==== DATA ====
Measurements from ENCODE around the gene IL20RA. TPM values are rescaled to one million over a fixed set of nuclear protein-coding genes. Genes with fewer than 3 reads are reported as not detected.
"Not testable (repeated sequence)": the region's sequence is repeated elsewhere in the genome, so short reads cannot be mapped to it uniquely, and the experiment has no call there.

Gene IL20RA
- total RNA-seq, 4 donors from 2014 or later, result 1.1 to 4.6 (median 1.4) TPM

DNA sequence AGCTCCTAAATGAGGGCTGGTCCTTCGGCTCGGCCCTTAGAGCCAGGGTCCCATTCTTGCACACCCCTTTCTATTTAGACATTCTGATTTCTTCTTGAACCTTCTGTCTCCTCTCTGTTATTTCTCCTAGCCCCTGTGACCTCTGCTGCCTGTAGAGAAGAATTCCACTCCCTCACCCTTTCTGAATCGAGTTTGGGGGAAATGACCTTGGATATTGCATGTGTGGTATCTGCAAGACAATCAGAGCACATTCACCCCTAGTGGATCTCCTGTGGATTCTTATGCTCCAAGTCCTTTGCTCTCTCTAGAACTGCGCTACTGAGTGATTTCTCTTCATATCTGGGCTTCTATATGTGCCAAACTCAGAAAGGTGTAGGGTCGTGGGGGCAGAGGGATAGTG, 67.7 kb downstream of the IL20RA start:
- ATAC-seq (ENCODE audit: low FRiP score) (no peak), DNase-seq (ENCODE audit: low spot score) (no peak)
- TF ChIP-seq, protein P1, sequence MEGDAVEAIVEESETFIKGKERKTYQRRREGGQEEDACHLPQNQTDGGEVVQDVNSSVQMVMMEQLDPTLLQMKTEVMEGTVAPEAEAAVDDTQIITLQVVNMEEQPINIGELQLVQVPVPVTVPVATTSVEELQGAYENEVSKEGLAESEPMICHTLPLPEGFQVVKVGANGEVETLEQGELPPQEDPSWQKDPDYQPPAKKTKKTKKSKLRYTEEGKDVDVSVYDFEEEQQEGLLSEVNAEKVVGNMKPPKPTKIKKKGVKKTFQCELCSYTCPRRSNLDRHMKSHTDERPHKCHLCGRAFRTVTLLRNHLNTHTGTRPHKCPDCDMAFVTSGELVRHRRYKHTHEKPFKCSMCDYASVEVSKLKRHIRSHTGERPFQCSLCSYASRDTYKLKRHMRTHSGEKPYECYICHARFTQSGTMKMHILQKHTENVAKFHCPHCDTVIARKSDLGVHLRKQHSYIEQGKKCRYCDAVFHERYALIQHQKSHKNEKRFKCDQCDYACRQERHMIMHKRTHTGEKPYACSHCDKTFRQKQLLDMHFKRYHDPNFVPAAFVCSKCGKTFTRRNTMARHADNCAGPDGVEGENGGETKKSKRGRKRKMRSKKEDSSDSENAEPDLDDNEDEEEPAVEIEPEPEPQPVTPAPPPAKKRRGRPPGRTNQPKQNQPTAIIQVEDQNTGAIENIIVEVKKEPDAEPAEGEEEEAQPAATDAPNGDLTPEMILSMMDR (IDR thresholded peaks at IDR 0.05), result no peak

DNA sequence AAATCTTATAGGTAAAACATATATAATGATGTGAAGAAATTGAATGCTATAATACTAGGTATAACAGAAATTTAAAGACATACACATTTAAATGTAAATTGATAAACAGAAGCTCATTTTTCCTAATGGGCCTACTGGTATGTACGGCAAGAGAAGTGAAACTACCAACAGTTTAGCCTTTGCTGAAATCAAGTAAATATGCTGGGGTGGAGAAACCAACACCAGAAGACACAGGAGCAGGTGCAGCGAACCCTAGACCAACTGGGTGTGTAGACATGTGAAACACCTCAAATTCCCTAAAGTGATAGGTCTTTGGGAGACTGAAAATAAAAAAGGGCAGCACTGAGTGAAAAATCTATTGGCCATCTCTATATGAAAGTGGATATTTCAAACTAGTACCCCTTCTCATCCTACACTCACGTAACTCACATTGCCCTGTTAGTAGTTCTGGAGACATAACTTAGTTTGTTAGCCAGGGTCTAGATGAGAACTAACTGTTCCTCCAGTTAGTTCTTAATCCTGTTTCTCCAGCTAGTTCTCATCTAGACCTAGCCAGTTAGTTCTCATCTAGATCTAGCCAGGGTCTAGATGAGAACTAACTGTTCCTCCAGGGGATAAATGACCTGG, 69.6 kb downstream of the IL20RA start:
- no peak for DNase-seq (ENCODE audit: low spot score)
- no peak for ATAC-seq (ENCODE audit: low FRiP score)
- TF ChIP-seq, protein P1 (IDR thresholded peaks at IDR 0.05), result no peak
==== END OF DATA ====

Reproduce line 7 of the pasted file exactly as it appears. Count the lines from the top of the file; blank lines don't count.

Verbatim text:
- TF ChIP-seq, protein P1, sequence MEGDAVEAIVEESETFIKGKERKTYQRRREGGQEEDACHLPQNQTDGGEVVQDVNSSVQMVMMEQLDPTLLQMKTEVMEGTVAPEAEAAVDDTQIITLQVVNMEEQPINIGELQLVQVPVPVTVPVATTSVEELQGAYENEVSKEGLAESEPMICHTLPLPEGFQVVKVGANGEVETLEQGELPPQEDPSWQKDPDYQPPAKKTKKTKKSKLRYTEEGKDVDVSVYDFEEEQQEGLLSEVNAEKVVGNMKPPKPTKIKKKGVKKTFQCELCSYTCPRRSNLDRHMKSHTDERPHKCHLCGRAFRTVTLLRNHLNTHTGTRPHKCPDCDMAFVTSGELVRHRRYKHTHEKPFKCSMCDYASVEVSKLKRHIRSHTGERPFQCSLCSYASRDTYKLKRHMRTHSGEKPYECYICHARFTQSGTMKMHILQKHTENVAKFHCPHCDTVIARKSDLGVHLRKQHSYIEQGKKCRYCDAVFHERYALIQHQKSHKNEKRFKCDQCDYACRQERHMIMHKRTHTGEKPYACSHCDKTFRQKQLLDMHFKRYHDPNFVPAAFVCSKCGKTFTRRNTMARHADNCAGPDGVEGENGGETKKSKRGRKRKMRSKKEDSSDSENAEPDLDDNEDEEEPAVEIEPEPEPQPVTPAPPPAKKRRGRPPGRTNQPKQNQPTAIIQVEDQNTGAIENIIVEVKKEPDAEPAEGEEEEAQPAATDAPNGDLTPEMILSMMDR (IDR thresholded peaks at IDR 0.05), result no peak